It’s Not What You Say, It’s What People Hear


We spend a great deal of time in my office thinking about how to communicate to clients.  For example, “I need to get my contract to you to review and sign before I can get started on your assignment” can sound off-putting.  Instead, we say, “We’ll send along some paperwork for this assignment, and once  you sign it, we’ll be all set.”  

Note the use of “we” over “I,” “some paperwork” over “my contract,” “we’ll be all set” over “before I can get started.” This set of choices is more appealing, isn’t it?  I’ve been attentive to words in this way ever since a photography consultant named Elyse Weissberg helped me to name my business more than a decade ago.

Photography or Photographer?

Elyse, who passed away in 2001, was among the top photography consultants in the country.  She worked with Eddie Adams and wrote Successful Self-Promotion for Photographers.

Years ago, I was struggling with whether to name my business “John Harrington Photography” or “John Harrington, Photographer.”  Elyse had a clear answer for me: John Harrington Photography.

She said, “You’re a business, and you want your clients to see you that way. When you’re ‘John Harrington, Photographer,’ you’re seen as just an individual, and businesses want to hire other businesses.”

She needed say no more. This was one of the earliest lessons in branding I applied to my business, and it set me on the right path for years to come.

The Power of Words

During the most recent presidential campaign, the power of words was dismissed by some.   But it’s hard to deny the impact of words, no matter your political orientation.

Frank Luntz is one of the most respected consultants in the political arena.  Luntz demonstrates, in his book Words That Work, how word choice can dramatically influence public opinion on various issues.  I recently finished his book — which is now full of Post-it notes and dog-eared pages for me to return to later.  The book’s subtitle is “It’s Not What You Say, It’s What People Hear.”  He shows in example after example why this is the case.

Take the pharmaceutical industry, which has received its share of public criticism in recent years.  Luntz makes the point that one reason for this negative PR is the word “industry” itself.  It suggests big business, uncaring bureaucrats, piles of money, and so on. Why not call it the “pharmaceutical profession”? That’s your local pharmacist, or even possibly your own doctor who gives you a prescription.

This would apply, too, to the “photography industry.”  When we say, “The photography industry is being devastated by X, Y and Z,” people think of big companies like Kodak, Fuji, Canon, Nikon and HP.  People don’t think of the wedding photographer in Duluth, or the studio owner in New Orleans who is closing up shop.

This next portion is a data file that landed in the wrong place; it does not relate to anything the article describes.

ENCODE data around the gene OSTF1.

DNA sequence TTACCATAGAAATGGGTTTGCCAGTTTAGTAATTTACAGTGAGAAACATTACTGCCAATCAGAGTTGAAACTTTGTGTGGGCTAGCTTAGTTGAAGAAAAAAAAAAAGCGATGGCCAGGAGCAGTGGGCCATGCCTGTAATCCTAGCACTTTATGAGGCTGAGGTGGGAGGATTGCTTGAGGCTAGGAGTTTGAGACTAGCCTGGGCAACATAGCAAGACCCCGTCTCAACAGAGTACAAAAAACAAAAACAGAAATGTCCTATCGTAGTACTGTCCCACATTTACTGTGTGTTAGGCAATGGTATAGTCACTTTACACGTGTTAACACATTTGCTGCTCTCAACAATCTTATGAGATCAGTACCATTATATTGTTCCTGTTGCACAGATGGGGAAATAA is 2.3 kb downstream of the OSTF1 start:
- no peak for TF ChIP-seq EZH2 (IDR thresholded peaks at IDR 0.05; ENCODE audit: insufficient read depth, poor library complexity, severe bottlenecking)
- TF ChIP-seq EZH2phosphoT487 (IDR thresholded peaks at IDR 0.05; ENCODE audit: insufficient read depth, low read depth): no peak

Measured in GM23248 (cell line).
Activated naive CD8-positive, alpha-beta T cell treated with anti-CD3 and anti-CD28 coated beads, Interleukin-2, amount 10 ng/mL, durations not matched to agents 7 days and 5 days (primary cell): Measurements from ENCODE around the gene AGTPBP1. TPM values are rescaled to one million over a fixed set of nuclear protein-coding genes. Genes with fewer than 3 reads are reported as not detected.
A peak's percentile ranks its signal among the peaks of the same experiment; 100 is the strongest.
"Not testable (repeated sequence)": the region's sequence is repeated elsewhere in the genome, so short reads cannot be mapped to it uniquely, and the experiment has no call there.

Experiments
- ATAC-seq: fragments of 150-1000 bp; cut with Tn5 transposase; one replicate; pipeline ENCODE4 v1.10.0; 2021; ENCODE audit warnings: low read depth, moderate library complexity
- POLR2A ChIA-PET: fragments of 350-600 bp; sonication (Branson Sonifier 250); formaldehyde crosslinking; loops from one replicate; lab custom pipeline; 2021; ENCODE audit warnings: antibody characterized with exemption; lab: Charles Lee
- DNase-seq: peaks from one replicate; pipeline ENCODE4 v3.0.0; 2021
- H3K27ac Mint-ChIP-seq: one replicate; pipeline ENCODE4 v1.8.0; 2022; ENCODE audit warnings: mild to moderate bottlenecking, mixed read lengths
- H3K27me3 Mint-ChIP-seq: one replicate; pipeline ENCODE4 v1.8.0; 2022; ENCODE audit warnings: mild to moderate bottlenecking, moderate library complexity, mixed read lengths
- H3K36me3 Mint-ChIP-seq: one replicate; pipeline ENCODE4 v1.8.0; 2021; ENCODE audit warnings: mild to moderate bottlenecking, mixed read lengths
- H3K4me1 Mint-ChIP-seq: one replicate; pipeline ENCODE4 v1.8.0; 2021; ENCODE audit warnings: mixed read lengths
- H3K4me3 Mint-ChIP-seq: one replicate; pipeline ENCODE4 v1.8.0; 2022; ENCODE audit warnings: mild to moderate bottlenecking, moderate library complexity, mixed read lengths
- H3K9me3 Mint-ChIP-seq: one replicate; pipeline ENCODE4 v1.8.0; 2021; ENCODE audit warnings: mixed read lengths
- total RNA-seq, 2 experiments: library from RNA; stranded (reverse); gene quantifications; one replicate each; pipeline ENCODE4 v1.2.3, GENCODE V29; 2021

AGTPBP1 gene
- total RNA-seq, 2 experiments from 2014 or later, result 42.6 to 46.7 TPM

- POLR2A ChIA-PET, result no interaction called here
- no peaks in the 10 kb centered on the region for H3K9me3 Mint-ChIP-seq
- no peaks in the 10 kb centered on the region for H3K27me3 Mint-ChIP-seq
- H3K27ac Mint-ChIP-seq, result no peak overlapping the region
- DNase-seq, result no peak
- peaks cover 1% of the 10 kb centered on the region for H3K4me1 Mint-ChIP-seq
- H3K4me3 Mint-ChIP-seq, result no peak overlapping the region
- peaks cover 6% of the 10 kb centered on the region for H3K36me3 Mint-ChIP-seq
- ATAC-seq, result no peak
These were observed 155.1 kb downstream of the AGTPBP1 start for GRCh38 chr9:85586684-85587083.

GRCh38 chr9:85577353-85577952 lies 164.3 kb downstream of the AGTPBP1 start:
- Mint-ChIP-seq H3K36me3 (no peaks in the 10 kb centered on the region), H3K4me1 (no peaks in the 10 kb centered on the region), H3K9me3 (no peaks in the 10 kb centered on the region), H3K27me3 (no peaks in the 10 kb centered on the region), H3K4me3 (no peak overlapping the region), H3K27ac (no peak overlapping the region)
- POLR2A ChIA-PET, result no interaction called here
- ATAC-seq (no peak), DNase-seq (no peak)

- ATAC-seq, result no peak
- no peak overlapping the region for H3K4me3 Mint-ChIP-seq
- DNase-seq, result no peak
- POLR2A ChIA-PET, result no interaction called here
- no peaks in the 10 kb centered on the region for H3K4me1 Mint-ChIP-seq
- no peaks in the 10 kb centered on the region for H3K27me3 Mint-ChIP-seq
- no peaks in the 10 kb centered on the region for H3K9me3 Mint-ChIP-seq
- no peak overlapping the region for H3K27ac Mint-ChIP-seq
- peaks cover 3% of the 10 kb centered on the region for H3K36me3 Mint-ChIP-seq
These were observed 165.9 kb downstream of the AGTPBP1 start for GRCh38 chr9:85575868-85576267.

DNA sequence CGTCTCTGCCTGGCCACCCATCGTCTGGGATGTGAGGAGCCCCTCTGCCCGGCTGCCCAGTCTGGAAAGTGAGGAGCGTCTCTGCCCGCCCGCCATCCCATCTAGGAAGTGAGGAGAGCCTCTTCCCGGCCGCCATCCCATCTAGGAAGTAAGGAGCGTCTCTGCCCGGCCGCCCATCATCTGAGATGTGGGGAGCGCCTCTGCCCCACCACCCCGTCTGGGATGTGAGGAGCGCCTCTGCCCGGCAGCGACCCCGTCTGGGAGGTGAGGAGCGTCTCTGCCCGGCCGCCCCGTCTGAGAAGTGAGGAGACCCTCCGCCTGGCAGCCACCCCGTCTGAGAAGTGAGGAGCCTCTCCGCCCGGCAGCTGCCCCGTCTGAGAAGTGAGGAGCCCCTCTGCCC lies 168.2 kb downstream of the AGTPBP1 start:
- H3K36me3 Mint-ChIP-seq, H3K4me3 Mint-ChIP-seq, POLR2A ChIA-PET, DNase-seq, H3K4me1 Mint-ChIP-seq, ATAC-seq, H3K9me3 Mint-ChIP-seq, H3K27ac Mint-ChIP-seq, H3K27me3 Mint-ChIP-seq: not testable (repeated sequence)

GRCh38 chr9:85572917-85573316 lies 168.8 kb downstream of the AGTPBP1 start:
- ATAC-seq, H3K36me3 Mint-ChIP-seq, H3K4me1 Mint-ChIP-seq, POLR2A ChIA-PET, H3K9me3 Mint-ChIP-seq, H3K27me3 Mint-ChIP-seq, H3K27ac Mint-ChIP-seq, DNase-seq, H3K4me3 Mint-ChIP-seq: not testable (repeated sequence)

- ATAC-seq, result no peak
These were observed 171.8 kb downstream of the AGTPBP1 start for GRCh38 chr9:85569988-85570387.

If you instead say, “The profession of photographer is being devastated,” your audience will be more likely to be sympathetic and want to do something about it. 

Think and Re-Think Your Choices

I encourage you to think, re-think, and then think some more about the words you use.

Luntz’s book is certainly a great introduction to this subject. But you should apply the lessons to much more than what to name your business.  Think about the words you use in your correspondence with clients, in your phone conversations, in your negotiations, and so forth.

Here’s a good exercise to keep you on your toes:  After every client call or interaction, think about how you could have said it better. Because when it comes to the words you use, there’s always room for improvement.


2 Responses to “It’s Not What You Say, It’s What People Hear”

  1. That is so true !! Don't call it an industry, because you will leave out the "little" guys, but however, call it "photography" instead of "photographer" so you hide the fact that you are small.
    Makes perfect sense.
    If you think small, you will keep it small.
    Bravo for this great post. will show it my wife right now.

  2. There's an alternative argument to the "Photography vs Photographer" point.

    A lot of people try to take the personal element out of their business as they are trying to target work from other businesses. However, they forget that businesses are run by people and the people that are doing the hiring often like to know "who" they are hiring.

    I am a photographer, and market myself as such. People hire me not just for the photos I take, but also for my personality and the way I work with people. If I wanted to be a faceless business, I would have given myself an obsure company name. I am a self employed photographer that works under my own name, and as such, feel it is more beneficial to use "Photographer" as they are hiring "me" for what I can do as a photographer.

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